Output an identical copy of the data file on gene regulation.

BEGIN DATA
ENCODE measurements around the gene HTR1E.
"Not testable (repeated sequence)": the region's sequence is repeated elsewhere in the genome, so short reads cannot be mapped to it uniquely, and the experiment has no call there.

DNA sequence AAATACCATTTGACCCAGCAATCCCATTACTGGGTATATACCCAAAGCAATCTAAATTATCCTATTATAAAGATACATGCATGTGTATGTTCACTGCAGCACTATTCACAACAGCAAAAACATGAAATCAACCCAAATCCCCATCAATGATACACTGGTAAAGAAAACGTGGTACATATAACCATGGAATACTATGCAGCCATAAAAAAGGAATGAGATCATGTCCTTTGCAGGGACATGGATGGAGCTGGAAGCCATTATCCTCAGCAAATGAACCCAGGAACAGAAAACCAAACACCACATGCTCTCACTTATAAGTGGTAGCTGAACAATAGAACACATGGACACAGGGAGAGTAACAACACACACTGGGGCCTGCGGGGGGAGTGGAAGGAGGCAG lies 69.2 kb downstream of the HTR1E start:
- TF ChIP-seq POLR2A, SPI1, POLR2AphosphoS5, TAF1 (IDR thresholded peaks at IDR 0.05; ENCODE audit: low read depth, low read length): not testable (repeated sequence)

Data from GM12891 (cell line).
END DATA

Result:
ENCODE measurements around the gene HTR1E.
"Not testable (repeated sequence)": the region's sequence is repeated elsewhere in the genome, so short reads cannot be mapped to it uniquely, and the experiment has no call there.

DNA sequence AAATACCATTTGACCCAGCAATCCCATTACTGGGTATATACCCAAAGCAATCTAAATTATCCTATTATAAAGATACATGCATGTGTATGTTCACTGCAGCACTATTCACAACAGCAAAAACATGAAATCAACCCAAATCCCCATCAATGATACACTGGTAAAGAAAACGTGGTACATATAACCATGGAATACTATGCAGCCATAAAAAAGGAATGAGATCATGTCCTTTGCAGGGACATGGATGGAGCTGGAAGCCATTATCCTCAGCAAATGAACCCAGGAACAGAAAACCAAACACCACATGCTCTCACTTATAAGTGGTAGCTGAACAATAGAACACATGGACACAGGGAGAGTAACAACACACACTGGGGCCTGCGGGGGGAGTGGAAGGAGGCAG lies 69.2 kb downstream of the HTR1E start:
- TF ChIP-seq POLR2A, SPI1, POLR2AphosphoS5, TAF1 (IDR thresholded peaks at IDR 0.05; ENCODE audit: low read depth, low read length): not testable (repeated sequence)

Data from GM12891 (cell line).